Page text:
Missing maintenance and health checks?

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27 April 2020 | 5-minute read 

Check-ups are essential. Regular maintenance is critical. From aircraft and their pilots to drilling rigs and motor vehicle MOTs, confirmation of the peak performance of equipment and even bodies is something the insurance sector relies on when it sets rates and grants coverage. Unfortunately, the clear necessities of the COVID-19 crisis have caused some maintenance runs and medical and mechanical health checks to be pushed to the back burner. This could be storing up an insurance-market challenge for the future.

Consider the aviation sector. At the time of writing, global commercial flights numbered about 28,000 a day, down from about 112,000 daily flights in January. The drop of precisely 75% means roughly three in four of the world’s commercial aircraft are laid up in cold stack, and many pilots are not flying. This situation raises many very important questions:

  • When do pilots’ flight certificates become invalid? 
  • How much time must pass before they can no longer fly without recertification? 
  • India and US have relaxed pilots’ health-certification requirements. How will insurers, or the general public, react to a health-related crash involving such a pilot?
  • •What are the time-restrictions on the qualifications of aircraft engineers?
  • What about the airworthiness of aircraft themselves?
  • Do the various existing time and cycle limits to maintenance still apply?
  • Will aircraft be rushed back into service for the sake of the economy?
  • If so, will health checks and maintenance be complete and proper, or fast and inexpensive?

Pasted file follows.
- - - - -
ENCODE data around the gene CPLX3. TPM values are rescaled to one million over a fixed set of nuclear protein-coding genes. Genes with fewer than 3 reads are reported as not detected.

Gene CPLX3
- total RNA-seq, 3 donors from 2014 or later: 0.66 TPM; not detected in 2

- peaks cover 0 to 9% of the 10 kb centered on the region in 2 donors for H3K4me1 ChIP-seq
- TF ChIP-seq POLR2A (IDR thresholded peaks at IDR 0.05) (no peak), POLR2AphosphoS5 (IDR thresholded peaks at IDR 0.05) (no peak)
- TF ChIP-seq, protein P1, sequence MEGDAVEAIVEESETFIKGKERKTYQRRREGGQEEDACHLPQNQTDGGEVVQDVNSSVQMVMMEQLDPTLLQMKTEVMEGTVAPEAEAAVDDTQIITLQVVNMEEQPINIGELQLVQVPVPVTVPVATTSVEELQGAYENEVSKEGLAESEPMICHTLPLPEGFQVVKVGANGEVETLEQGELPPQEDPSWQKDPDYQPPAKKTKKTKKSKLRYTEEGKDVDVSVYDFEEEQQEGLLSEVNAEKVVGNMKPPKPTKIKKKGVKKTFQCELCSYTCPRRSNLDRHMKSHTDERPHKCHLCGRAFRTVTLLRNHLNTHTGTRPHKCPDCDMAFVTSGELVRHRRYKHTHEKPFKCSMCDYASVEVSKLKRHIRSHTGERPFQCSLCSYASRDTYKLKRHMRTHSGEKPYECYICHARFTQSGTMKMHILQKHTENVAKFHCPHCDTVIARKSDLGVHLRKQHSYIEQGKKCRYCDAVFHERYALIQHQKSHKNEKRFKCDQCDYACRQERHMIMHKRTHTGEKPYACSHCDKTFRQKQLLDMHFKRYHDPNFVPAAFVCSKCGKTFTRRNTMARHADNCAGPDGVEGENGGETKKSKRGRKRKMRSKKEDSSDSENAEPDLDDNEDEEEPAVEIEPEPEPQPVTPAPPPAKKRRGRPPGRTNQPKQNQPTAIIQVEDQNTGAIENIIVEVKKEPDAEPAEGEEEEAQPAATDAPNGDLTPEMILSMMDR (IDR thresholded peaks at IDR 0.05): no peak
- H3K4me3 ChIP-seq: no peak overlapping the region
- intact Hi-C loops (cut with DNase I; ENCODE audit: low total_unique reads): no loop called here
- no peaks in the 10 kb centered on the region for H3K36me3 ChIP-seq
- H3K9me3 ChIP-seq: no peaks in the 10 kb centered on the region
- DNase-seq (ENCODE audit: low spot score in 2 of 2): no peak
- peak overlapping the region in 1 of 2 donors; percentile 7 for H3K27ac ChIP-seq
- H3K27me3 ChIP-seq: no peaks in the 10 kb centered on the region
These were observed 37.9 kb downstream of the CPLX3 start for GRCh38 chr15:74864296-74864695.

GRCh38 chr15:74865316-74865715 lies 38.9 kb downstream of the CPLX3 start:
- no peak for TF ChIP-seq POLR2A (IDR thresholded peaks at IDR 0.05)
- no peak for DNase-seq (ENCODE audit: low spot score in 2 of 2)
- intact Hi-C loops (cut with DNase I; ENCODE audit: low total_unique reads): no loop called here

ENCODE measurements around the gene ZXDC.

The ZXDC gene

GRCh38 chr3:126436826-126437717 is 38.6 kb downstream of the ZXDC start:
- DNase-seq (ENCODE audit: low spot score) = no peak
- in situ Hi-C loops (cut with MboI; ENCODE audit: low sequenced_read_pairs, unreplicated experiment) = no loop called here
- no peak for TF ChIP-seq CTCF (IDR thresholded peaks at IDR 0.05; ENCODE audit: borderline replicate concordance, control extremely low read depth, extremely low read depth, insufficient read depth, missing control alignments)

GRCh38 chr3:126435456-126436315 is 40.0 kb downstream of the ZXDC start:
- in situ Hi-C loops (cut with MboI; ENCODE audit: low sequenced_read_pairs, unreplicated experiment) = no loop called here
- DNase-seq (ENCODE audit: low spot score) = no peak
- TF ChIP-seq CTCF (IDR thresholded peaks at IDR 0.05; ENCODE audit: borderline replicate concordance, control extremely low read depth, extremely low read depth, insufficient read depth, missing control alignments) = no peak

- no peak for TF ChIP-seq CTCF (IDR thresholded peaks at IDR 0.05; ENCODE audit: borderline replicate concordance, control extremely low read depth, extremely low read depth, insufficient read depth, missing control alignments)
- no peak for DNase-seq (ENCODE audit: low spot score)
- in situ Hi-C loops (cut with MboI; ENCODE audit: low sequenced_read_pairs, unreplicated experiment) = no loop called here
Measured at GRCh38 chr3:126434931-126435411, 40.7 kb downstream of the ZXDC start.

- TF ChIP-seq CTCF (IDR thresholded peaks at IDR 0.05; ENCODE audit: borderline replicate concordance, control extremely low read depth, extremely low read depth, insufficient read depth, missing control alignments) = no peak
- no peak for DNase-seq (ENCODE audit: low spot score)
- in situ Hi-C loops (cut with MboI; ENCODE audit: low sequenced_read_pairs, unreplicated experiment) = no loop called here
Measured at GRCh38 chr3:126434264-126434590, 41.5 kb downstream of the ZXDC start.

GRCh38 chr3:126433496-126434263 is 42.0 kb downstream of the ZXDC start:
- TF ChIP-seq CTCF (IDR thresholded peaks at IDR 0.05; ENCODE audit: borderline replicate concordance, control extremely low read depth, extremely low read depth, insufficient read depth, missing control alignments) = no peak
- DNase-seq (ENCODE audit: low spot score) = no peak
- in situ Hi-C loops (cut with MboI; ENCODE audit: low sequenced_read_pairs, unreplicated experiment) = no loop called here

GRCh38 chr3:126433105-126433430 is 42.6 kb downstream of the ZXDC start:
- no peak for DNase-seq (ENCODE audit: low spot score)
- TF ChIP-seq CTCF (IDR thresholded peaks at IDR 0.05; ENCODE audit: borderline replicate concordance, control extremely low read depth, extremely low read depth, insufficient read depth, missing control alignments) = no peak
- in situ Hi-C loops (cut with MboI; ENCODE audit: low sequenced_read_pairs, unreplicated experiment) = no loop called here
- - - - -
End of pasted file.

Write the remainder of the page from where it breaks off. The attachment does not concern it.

• How will insurers, or the general public, respond if a crashed aircraft is one reactivated after months of idleness?
  • How far will a long-term stoppage deplete the sector’s human skills?

The threat extends beyond aviation. My family is using 150 fewer litres of petrol each week during the crisis, and we are not alone in staying parked. Fuel use is lower than ever. The price of West Texas Intermediate dropped below zero for the first time ever, as producers pay people to carry away their output. But oil production has largely been maintained so far, because production cannot simply be throttled with the throw of a switch. Doing so can permanently reduce a well’s yield. In some cases, restarting production might require re-drilling. In others a well restart may be possible, but insurers are concerned that shutting down wells and temporarily abandoning drilling platforms may make them difficult to reactivate, unless careful preparations were made during lay-up and shutdown.

Closures could deal a vicious blow to the US shale oil sector, at least until prices recover, and possibly beyond. They could also change dramatically the industry’s risk profile. The life of a fracking rig is about four years, and a significant portion of the fleet is approaching that age. Will cash-strapped producers be tempted to keep them going, even after that operational life-expectancy has been exceeded? Will end-of-life old rigs be restarted post-virus, when an oil-price increase makes resumed production too tempting to miss? Frack fires are already relatively regular, and less than a quarter of the fleet has significant fire protection. Will this exacerbate the danger, and upset the pricing for this carefully measured risk?

Other production facilities, from plastics and petrochemicals to mines and motor-manufacturing, cannot simply shut down without taking multiple precautionary steps. These measures may be much more complex when the lay-up is expected to be longer, which could create intractable problems if mandated shutdowns are extended multiple times. When restrictions are lifted, with facilities already being very expensive to restart, will there be greater cost and risk due to inadequate shut down procedures? In the interim, essential checks and ongoing maintenance may not have been adequately performed.

My car isn’t moving very much these days, but the government has granted me an MOT holiday. I hope my brakes still work. I am not sure how my insurer will react if they don’t, and hopefully there will be no issues with the airbags! Risk carriers in the Lloyd’s market and beyond probably have many more extremely urgent challenges to deal with than usual, but will benefit from finding time now to consider the post-lockdown impacts of missed health checks and maintenance.